This pamphlet, written by Daniel Foster, general agent of the New England Kansas Relief Committee, attempts to dispel any doubts about the severity of the nine-month drought in Kansas Territory. Many settlers had left Kansas Territory, and those remaining needed relief. Foster calls on people to provide aid to those in Kansas by contributing money or goods. The pamphlet lists names of people serving on a Boston committee who had met to discuss relief efforts in Kansas, including such well-known individuals as John A. Andrew, George Luther Stearns, Samuel Gridley Howe, and Thomas H. Webb.


Articles of Corporation and By-Laws of the Kansas Freedmen's Relief Association

Articles of Corporation and By-Laws of the Kansas Freedmen's Relief Association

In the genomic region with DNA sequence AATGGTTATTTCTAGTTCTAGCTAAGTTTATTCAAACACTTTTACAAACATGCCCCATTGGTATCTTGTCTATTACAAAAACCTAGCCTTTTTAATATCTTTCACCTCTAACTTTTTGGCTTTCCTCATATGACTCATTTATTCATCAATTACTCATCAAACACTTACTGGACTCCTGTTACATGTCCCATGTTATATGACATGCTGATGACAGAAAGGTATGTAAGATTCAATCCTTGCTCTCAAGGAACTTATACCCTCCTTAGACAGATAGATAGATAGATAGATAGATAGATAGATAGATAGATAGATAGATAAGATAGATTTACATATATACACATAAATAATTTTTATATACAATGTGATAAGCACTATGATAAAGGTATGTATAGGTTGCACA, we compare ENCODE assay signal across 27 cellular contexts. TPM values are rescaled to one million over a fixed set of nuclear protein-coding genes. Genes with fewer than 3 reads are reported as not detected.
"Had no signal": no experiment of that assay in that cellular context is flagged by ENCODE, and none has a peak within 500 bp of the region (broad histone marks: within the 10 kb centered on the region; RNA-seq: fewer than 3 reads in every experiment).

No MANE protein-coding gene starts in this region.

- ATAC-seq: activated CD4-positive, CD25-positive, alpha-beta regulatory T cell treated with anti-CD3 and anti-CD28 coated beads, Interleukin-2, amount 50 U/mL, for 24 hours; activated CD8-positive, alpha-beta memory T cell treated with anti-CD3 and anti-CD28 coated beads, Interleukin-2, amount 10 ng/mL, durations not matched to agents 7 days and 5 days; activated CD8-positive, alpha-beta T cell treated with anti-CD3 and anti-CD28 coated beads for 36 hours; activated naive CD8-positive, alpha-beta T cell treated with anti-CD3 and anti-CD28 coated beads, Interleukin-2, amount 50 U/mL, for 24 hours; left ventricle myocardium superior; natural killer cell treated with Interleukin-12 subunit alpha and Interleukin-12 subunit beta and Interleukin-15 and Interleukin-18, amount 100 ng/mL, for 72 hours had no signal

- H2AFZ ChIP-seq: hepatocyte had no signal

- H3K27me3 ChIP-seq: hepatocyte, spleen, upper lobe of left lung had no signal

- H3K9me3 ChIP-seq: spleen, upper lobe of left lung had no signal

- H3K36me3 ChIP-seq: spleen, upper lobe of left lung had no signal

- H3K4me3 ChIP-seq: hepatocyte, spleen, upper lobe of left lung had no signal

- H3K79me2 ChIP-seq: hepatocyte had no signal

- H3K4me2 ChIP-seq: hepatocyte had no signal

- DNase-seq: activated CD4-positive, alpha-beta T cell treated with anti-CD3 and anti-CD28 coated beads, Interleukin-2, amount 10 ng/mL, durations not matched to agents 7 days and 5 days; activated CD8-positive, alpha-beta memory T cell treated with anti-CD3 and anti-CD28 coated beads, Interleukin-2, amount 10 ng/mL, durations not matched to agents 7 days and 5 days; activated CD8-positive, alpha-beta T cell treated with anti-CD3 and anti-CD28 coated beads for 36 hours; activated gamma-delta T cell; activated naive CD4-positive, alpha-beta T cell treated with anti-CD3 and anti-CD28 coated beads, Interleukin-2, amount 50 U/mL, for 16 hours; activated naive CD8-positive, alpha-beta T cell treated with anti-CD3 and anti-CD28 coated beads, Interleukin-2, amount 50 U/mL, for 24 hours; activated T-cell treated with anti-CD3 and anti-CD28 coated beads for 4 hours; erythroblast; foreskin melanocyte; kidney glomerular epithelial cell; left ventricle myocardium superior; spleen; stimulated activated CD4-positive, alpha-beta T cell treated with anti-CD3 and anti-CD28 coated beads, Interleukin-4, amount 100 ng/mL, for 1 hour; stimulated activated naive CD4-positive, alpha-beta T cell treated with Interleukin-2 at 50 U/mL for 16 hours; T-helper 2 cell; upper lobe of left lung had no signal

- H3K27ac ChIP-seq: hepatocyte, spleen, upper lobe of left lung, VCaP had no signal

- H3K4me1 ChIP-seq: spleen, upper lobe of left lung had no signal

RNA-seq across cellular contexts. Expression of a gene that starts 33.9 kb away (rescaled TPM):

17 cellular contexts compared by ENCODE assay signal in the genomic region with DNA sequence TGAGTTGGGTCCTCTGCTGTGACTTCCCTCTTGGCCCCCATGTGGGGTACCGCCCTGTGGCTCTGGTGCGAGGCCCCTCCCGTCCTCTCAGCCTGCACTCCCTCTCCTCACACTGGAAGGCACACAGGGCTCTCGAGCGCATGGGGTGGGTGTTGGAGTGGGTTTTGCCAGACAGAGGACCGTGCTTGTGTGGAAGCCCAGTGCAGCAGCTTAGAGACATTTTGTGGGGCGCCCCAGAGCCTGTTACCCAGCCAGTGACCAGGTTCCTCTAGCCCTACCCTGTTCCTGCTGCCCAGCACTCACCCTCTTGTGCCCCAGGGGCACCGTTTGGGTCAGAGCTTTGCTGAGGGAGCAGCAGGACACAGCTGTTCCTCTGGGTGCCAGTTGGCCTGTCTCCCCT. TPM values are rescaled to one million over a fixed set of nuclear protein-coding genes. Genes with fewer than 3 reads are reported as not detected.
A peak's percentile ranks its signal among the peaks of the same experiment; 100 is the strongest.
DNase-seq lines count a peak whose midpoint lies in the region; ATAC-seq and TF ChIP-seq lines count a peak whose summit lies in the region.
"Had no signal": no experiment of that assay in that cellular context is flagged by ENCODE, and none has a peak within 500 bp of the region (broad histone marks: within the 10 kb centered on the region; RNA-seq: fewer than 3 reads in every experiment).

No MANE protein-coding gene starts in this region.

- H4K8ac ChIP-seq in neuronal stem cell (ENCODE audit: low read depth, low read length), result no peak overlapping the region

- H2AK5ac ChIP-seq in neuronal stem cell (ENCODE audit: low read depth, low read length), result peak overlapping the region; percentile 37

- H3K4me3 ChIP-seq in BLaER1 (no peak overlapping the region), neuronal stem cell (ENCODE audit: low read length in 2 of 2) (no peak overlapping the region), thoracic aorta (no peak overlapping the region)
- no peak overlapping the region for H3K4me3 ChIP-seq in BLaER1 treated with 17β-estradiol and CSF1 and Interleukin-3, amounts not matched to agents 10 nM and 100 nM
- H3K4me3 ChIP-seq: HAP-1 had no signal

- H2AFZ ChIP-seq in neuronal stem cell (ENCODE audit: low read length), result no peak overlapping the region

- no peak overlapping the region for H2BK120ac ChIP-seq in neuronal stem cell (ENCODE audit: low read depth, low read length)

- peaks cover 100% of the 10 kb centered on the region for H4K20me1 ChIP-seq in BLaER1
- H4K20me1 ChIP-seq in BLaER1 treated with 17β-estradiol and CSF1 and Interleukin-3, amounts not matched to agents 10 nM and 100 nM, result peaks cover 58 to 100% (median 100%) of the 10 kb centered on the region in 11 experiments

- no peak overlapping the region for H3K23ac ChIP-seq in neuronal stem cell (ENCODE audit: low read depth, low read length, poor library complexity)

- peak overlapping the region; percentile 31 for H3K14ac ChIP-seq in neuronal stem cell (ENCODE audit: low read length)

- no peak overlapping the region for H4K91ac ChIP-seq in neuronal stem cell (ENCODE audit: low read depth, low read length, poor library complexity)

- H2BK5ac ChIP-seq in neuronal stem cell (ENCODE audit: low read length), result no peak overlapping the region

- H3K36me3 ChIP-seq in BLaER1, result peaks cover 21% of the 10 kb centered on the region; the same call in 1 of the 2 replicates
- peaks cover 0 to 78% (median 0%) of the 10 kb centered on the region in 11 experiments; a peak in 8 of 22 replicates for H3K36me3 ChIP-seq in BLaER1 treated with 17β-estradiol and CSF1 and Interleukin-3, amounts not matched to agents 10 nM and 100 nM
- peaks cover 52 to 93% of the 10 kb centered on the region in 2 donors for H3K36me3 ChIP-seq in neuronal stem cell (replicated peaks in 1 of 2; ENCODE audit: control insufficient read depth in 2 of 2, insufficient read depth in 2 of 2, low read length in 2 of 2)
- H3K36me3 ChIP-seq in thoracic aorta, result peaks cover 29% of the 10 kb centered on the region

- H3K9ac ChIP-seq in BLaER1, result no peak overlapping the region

Creator: Kansas Freedmen's Relief Association (Topeka, Kan.)
Date: 1879
This pocket-sized booklet contains the articles of incorporation and by-laws of the Kansas Freedmen's Relief Association that assisted Southern blacks emigrating to Kansas influencing the Exoduster Movement of 1879. In addition, the booklet includes a listing of the Board of Directors and officers where Governor John P. St. John served as its president.


Atchison, Topeka and Santa Fe Railroad. Land department

Atchison, Topeka and Santa Fe Railroad. Land department
Creator: Railway Directory and Advertiser
Date: 1872
This advertisement promotes the sale of 100,000 acres of land along the line of the Atchison, Topeka, and Santa Fe Railroad. According to the ad, these lands have fertile soil and "considerable timber," and are in such high demand that white immigrants are flooding the area.